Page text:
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Fridge Hygiene - The kitchen fridge is considered the safest place to put your food

December 3, 2012

 

The kitchen fridge is considered the safest place to put your food.

However, a study revealed that refrigerator salad drawers can contain up to 750 times the level of bacteria that is considered safe, with potential killers such as E.Coli 0157, salmonella and listeria found in our fridges at much higher rates than previously suspected.

According to the Food Standards Agency, every year in the UK, approx. 1 million people suffer a food-borne illness. With thousands of these needing to have hospital treatment.  With the vast majority of food poisoning occurring because of under-cooking or cross contamination of food says

Therefore, what are the dangers hiding in your fridge, and how can you protect yourself.

Many people wrongly believe that chilling food kills off bacteria. All chilling does is slow down the rate of the multiplication of the bacteria, so that food which may have lasted only a few hours at room temperature can last a few days. Some bacteria aren’t slowed down in the fridge at all and thus are still very much a potential source of food poisoning.

Listeria bacteria, commonly found in foods such as soft cheese, cold meats, pates and smoked fish, can grow quite well at a temperature range of -1C up to 4C.

Listeria poisoning causes flu-like symptoms and, sometimes even, septicaemia or meningitis.

And most people do not keep their fridges at a cold enough temperature. The recommendations are 5C or less, but the average domestic fridge is set to 6C or above, as people are simply not aware of how cold they should be. Ideally, everybody should use a fridge thermometer and aim for a constant 4 degrees.

Don’t leave the fridge door open for too long, and never put hot food in the fridge, as this will also increase the internal temperature back up.

Our parents usually stored opened jars or jams, or ketchups, in cupboards, and because of the high content of preservatives in these items, that was perfectly safe.

However, nowadays, food manufacturers are cutting back on preservatives in line with consumer demand and Government guidelines and these products are more likely to need to go into the fridge after they have been opened.

A basic rule of fridge hygiene is, if you have a full fridge, turn down its thermostat to compensate. And always ensure you give your fridge a regular clean.  As fridges need cleaning at least once a week with hot water and disinfectant and the raw meat section cleaned out every few days.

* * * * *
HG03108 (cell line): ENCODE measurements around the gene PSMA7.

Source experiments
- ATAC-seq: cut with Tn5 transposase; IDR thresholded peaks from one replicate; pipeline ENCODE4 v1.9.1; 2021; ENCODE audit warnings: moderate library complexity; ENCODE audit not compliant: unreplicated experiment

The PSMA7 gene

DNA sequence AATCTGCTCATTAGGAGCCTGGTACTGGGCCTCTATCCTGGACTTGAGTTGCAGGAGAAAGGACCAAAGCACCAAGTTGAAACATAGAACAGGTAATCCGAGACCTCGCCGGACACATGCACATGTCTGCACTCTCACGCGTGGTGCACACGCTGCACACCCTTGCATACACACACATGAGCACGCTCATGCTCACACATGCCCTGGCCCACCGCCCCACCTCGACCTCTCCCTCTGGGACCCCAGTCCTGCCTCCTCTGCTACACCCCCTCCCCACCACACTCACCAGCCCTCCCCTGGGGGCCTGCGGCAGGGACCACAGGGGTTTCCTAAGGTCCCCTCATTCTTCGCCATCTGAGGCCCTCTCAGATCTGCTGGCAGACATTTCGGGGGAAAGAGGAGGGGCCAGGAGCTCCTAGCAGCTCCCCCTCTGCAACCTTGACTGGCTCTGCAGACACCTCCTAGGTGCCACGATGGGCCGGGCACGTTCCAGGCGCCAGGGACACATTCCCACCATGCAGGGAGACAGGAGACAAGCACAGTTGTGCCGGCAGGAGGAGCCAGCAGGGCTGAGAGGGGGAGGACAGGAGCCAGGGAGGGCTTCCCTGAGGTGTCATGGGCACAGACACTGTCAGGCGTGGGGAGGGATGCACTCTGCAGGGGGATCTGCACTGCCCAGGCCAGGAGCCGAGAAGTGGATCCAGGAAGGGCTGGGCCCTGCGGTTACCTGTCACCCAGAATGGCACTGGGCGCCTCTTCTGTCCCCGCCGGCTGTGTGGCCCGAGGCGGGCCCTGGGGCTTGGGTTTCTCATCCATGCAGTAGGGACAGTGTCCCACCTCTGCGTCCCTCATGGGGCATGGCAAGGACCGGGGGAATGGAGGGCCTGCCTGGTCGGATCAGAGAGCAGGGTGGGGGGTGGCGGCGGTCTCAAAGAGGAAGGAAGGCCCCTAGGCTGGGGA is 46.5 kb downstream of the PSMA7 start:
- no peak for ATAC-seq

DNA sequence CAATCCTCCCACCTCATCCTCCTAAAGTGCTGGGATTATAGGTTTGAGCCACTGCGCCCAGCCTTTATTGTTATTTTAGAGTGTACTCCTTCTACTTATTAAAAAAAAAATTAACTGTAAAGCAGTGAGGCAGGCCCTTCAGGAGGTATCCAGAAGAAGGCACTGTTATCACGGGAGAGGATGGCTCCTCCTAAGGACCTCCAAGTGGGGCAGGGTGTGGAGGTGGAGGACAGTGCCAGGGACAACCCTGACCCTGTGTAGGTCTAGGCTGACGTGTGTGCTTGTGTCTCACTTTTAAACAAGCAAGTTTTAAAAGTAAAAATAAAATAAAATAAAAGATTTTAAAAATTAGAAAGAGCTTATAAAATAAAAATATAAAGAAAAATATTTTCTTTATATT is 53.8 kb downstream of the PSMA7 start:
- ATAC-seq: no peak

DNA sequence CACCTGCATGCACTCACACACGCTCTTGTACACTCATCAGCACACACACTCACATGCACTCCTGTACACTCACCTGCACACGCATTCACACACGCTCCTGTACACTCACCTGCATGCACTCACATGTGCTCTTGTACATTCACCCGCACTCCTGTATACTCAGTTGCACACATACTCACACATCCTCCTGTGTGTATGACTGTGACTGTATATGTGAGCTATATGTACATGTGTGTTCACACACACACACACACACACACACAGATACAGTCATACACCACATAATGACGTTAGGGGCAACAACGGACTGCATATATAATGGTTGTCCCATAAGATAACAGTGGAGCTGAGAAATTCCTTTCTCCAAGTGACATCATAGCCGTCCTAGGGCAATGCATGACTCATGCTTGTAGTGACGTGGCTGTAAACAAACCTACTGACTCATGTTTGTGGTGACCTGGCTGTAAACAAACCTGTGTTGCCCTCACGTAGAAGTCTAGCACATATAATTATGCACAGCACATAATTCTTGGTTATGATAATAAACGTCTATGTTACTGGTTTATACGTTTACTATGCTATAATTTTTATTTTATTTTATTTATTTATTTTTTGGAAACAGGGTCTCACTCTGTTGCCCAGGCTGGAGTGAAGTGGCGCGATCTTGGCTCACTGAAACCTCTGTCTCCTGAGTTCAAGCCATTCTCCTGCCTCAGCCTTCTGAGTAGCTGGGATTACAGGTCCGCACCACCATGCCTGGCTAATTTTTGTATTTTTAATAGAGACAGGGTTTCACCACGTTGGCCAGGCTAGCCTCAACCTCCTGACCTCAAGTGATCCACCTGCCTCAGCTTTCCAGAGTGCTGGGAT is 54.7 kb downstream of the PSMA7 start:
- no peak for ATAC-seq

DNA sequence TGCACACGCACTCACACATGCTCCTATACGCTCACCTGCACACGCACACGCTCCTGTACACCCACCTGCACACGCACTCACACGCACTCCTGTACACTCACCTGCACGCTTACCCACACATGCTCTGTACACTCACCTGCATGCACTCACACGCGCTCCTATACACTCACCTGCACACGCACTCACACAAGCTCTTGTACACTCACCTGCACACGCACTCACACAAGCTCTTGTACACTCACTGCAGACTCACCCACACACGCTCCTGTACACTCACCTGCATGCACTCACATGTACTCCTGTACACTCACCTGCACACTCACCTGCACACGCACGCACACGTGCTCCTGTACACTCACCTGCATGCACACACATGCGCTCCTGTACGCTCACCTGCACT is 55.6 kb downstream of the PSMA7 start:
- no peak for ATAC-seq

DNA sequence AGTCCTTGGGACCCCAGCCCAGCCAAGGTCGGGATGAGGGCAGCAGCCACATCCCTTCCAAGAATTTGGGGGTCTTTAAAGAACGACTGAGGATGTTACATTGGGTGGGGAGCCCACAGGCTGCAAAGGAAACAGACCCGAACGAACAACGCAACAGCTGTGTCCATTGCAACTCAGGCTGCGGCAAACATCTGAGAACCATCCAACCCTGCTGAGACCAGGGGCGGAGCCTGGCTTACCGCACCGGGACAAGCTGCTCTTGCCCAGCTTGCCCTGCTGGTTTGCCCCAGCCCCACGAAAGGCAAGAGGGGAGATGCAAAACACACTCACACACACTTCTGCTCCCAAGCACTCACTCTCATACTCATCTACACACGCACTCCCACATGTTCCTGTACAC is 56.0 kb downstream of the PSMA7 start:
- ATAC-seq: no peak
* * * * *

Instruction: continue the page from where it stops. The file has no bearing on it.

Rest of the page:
Campylobacter is one of the main causes of food poisoning in the UK

An example of this would be raw chicken, which is contaminated with the potentially fatal campylobacter bacteria, being placed on a fridge shelf above some salad.

What can happen is that the meat drips on the salad and whilst the chicken is later cooked thoroughly, which kills off the bacteria, the campylobacter-contaminated salad is eaten raw.

Campylobacter is one of the main causes of food poisoning in the UK, accounting for as much as 30% of all cases. Symptoms include abdominal cramps, fever and diarrhoea.

Even wrapped chicken may not be free of contamination either — so keep it in a separate box.

The golden rule of fridge hygiene is that raw meat must always be stored at the bottom of the fridge.

And always keep food that is to be eaten raw separate from processed, home-cooked or raw meat. Fish is generally clean from bacteria, but it does spoil quickly.

You should also be careful to store some cheeses separately, and not in the same box as foods such as pate.

Vegetables also spread bacterial infection and whilst E.Coli contamination in meat has reduced recently, the overall rates of food poisoning from E.Coli have remained at roughly the same level. The bacteria could therefore cross contaminate from your vegetables to other foods in the fridge.  Always wash soil from vegetables in a bowl of still water before placing in a separate storage compartment in the fridge.

Bacillus cereus, a bacteria found in plants grown close to the ground such as rice, cereals and spices, accounts for around 2-5% of all cases of food poisoning in the UK and can cause symptoms such as nausea, vomiting and diarrhoea. It stays dormant during the cooking process, but once it begins to cool it starts to produce toxic spores. Other potential breeding grounds for the bacteria include old or damp cereals and spices.

Chilling will slow down the growth of bacillus cereus — so store cooked rice in the fridge as soon as it has cooled. Uneaten rice should be thrown out after 3 days when in the fridge.<